[1] Zoe Mintz, “Fossil Teeth Study Says Common Ancestor Of Neanderthals And Humans Belongs To ‘Some African Species’” International Business Times (17 October 2013). http://www.ibtimes.com/fossil-teeth-study-says-common-ancestor-neanderthals-humans-belongs-some-african-species-photo.

[2] Ian Sample, “Skull of Homo erectus throws story of human evolution into disarray” The Guardian (17 October 2013). http://www.theguardian.com/science/2013/oct/17/skull-homo-erectus-human-evolution.

[3] Ian Sample, “Skull of Homo erectus throws story of human evolution into disarray”.

Turkey’s EU Ambitions: When Recep met Angela

‘One of the issues turning heads in Turkey is its stalled EU membership bid. And tensions are running high – as Maria Finoshina reports (26 Oct 2013)’.

In September 1959, Ankara applied for associate membership of the then-European Economic Community (EEC). Four years later, the Ankara Agreement was signed to take Turkey into a customs union and finally full EEC membership. In 1967, the EEC was renamed the European Community (EC). On 14 April 1987Turkey applied for full EC membership. On 1 November 1993, the Treaty on European Union, commonly referred to as the Maastricht Treaty, came into force formally establishing the EU. A customs union finally came into effect under Tansu Çiller in 1996. At the Helsinki summit in December 1999, Turkey was finally given the status of a candidate country. And then, on 17 December 2004, the European Council decided to open accession negotiations with Turkey on 3 October 2005. And basically, that is still the state of Turkey-EU relations today. Negotiations are ongoing, stalled, and arduous. On 9 November 2010, Turkey’s Prime Minister Recep Tayyip Erdoğan told the Reuters news agency that “We have been kept waiting at the gates of the EU for 50 years. We are still waiting and waiting and still in the negotiating process”. Erdoğan added that public opinion in Turkey was becoming “offended with the situation”, and that “[s]ince the game [of accession negotiations] started, new rules have been brought into the game”.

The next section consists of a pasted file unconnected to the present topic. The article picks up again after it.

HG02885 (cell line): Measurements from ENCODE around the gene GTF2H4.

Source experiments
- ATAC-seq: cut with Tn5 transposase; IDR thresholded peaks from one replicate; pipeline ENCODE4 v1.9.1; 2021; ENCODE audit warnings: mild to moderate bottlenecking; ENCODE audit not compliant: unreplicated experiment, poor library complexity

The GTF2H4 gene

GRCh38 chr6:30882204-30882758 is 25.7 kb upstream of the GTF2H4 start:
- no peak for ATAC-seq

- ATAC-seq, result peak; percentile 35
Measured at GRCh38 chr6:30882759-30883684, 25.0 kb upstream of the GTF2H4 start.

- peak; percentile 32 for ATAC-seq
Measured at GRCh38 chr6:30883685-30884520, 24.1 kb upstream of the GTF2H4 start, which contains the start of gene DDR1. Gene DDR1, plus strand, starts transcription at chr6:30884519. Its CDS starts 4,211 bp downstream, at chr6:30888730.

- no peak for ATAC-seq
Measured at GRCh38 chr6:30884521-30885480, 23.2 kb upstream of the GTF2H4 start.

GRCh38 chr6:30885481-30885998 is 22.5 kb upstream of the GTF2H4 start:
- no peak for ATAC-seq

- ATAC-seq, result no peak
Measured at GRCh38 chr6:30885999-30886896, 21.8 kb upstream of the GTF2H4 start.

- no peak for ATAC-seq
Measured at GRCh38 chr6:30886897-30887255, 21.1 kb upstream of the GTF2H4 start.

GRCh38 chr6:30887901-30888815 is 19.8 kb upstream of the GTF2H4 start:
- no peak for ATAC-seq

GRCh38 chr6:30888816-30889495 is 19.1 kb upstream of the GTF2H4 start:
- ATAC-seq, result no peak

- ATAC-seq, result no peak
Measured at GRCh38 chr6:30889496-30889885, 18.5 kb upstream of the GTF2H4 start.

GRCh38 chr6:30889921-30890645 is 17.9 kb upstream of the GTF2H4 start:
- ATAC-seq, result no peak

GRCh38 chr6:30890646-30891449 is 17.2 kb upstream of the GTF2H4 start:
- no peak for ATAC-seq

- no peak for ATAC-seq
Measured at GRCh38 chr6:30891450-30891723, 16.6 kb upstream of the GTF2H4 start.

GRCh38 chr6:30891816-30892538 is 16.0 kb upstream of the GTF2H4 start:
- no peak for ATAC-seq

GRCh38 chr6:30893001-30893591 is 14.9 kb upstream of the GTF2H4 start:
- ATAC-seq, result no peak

CIA Operative Lindsay Moran – Interview

‘Lindsay Moran wanted to be a spy even when she was a child, and later became a CIA operative after stints at Harvard University and living in Bulgaria. But after a while, it became clear that the agency is not what she expected. She is the author of, Blowing my Cover: My Life as a Spy, of which she’s said, “It’s not a threat to write a book about a dysfunctional intelligence organization. It’s a threat to have a dysfunctional intelligence organization, and that was my ultimate conclusion.” What happened in Lindsay Moran’s life as a CIA operative? What did she do, and what did she think of it? She speaks out to Cenk Uygur here on TYT Interviews (17 Oct 2013)’.

The U.S. and Saudi: Friends No More???

‘America and its best friend in the Gulf may be in for a difficult break-up. Saudi Arabia’s ruling family is upset with changes to US foreign policy. The worst case-scenario for Washington could be a disruption to oil supplies, however, White House officials insist the row is no big deal. But as RT’s Gayane Chichakyan explains, they’ve been wrong before (23 Oct 2013)’.

The special relationship between the U.S. and Saudi Arabia dates back to the days of FDR: “The relationship between the United States and Saudi Arabia has always been a marriage of convenience, not affection. As the result of a bargain struck between President Roosevelt and Saudi Arabia’s founding king in 1945, Americans bought Saudi Arabian oil, and the Saudis bought American planes, American weapons, American construction projects, and American know-how. In exchange, the Saudis got modernization, education, and security. The marriage of convenience suited both sides [until now, it seems]”.[1]